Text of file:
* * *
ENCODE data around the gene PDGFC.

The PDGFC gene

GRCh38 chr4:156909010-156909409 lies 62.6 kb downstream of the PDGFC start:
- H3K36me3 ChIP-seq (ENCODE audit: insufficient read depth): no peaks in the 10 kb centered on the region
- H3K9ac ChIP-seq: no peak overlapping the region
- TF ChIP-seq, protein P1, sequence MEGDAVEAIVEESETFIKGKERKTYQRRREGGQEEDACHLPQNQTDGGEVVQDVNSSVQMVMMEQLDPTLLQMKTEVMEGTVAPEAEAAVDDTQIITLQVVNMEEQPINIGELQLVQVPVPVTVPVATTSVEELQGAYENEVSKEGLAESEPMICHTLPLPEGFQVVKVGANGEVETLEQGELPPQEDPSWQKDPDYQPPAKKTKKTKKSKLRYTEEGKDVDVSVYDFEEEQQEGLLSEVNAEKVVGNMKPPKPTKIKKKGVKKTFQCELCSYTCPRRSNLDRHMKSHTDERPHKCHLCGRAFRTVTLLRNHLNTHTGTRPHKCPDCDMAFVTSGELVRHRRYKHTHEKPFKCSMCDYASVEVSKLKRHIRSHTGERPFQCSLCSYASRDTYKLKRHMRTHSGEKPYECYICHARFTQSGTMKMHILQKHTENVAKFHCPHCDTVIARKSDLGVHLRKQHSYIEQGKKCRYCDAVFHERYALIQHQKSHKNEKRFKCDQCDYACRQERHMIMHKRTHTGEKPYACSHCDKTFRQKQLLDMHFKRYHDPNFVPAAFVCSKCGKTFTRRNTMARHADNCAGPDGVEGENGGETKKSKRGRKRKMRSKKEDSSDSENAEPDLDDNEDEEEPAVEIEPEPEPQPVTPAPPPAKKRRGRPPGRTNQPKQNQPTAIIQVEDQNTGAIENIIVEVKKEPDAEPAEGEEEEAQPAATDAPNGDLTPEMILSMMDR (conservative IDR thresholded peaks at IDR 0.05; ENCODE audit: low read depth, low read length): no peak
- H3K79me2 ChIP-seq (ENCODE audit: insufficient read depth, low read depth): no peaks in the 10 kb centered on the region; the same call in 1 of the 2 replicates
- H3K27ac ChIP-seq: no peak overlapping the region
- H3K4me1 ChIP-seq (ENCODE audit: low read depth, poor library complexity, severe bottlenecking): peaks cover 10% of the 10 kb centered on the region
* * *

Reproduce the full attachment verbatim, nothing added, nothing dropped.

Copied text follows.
ENCODE data around the gene PDGFC.

The PDGFC gene

GRCh38 chr4:156909010-156909409 lies 62.6 kb downstream of the PDGFC start:
- H3K36me3 ChIP-seq (ENCODE audit: insufficient read depth): no peaks in the 10 kb centered on the region
- H3K9ac ChIP-seq: no peak overlapping the region
- TF ChIP-seq, protein P1, sequence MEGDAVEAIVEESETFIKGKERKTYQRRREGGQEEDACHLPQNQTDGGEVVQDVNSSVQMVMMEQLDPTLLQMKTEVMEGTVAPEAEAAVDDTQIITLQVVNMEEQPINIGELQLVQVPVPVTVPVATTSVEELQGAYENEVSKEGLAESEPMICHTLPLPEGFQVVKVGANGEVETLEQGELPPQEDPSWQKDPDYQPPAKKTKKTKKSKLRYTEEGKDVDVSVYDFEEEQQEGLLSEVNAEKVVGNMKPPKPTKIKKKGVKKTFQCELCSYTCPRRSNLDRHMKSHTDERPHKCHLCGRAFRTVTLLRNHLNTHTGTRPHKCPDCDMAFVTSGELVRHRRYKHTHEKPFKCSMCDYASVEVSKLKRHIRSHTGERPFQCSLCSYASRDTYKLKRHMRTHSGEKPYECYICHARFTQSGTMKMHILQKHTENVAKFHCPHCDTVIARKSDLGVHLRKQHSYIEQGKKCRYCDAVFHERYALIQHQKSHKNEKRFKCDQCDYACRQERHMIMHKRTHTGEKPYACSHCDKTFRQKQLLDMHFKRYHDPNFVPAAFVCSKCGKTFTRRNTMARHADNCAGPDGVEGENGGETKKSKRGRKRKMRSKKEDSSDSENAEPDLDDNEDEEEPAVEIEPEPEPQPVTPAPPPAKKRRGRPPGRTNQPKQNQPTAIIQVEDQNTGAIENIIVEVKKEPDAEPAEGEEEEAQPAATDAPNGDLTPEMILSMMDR (conservative IDR thresholded peaks at IDR 0.05; ENCODE audit: low read depth, low read length): no peak
- H3K79me2 ChIP-seq (ENCODE audit: insufficient read depth, low read depth): no peaks in the 10 kb centered on the region; the same call in 1 of the 2 replicates
- H3K27ac ChIP-seq: no peak overlapping the region
- H3K4me1 ChIP-seq (ENCODE audit: low read depth, poor library complexity, severe bottlenecking): peaks cover 10% of the 10 kb centered on the region